Essential Batman Encyclopedia coverThere are, in essence, three or four types of entries, all of them footnoted to help place them chronologically. There are the gangster entries, which stretch from the beginning of Batman’s career to the end of the Silver Age. If they’re goofy gangsters — the ones with stupid gimmicks or the ones who take advantage of Batman being intangible or having a broken arm or being a purple giant — they’re from the ‘50s and ’60s. If not, they’re from the ‘40s, and the stories sound surprisingly sane and interesting. If they mention real crime — you know, with ethnic groups, so we can blame our troubles on foreigners and minorities — then the character’s from the ‘90s or later. The second kind of entry covers the long careers of Batman’s costumed villains; these aren’t as fully footnoted as I might have hoped, but they are pretty complete entries. Then there are entries that tie in to all the crossovers and plot devices Batman’s gone through since Knightfall.

It gets a little repetitive. That’s not Greenberger’s fault, and he tries to throw in cutesy nicknames like “Bird of Banditry” (Penguin) to add a little variety to the entries. (They don’t help.) And it definitely doesn’t help when he has to deal with Earth-1 and Earth-2 versions of characters, then any revisions to the Earth-1 character that were caused by Crisis on Infinite Earths or Zero Hour or Infinite Crisis.

But Greenberger makes things as simple as they’re likely to be. He is to be praised for not stinting on those entries focusing on Batman’s early career, even if I didn’t care about Ferris Hedrant or “Fingers” Nolan (his name is the most interesting thing about him). On the other hand, The Essential Batman Encyclopedia also doesn’t linger on those early “glory” days, giving readers plenty of info on Gotham’s current happenings. I felt there might have been fewer entries on the ‘70s than other decades, but maybe nothing other than Ra’s Al Ghul’s plots happened back then.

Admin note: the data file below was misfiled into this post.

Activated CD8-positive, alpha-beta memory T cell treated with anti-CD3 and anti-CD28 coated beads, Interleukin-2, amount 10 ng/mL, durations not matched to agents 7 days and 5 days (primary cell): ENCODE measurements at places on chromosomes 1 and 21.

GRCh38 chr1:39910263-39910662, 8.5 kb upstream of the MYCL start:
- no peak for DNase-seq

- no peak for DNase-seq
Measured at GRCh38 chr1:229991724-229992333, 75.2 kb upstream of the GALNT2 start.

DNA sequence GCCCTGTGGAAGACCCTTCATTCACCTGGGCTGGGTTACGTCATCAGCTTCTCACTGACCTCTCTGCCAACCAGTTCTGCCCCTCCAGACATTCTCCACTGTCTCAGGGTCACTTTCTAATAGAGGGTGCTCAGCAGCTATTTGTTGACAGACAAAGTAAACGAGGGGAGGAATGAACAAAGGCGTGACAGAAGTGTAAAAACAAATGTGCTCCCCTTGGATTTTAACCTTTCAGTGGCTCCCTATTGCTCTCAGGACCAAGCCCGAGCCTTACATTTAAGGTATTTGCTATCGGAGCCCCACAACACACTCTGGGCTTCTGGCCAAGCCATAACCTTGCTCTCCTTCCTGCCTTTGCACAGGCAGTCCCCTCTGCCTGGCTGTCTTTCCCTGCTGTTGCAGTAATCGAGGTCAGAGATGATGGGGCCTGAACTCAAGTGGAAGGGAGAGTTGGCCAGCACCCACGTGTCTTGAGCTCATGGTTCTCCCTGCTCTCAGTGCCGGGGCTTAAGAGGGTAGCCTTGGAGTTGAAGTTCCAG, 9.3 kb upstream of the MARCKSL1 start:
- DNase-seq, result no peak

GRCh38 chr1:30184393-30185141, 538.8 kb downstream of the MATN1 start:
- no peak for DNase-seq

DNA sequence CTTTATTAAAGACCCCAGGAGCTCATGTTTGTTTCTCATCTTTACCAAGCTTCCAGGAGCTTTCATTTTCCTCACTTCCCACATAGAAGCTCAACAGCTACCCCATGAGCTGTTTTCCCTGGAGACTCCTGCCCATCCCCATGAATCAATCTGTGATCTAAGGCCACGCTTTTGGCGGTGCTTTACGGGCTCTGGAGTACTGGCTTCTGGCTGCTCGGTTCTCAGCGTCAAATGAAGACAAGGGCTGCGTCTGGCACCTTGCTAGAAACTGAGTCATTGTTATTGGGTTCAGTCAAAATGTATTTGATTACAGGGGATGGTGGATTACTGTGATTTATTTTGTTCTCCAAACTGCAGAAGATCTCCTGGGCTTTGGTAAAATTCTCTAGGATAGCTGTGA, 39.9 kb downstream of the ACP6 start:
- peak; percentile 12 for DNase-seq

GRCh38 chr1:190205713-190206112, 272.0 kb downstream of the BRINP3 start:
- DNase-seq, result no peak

The illustrations do help; they are sprinkled throughout, and rarely do two pages go by without some sort of illustration. Those in the text are black and white, taken from all points of Batman’s publication history; there are also 32 pages of color plates from many different artists, although they shade toward the last 20 years. Some of the black-and-white pictures aren’t captioned, and although most are easy to place with an entry, some are difficult.

For those of you who wondered exactly what orifice Grant Morrison was pulling his ideas out of during his Batman run, here’s where you can find out. If you read through this book, you find that almost every odd plot point, every weird name came from some Silver Age story you haven’t read. (And judging from the descriptions, you don’t want to.) Zuhr-En-Arr, Thomas Wayne in a Batsuit, the Batmen of All Nations (or Club of Heroes, if you prefer) … They’re all here. Unfortunately, the book was published before the end of Morrison’s run, but it does include a portion of those stories as well.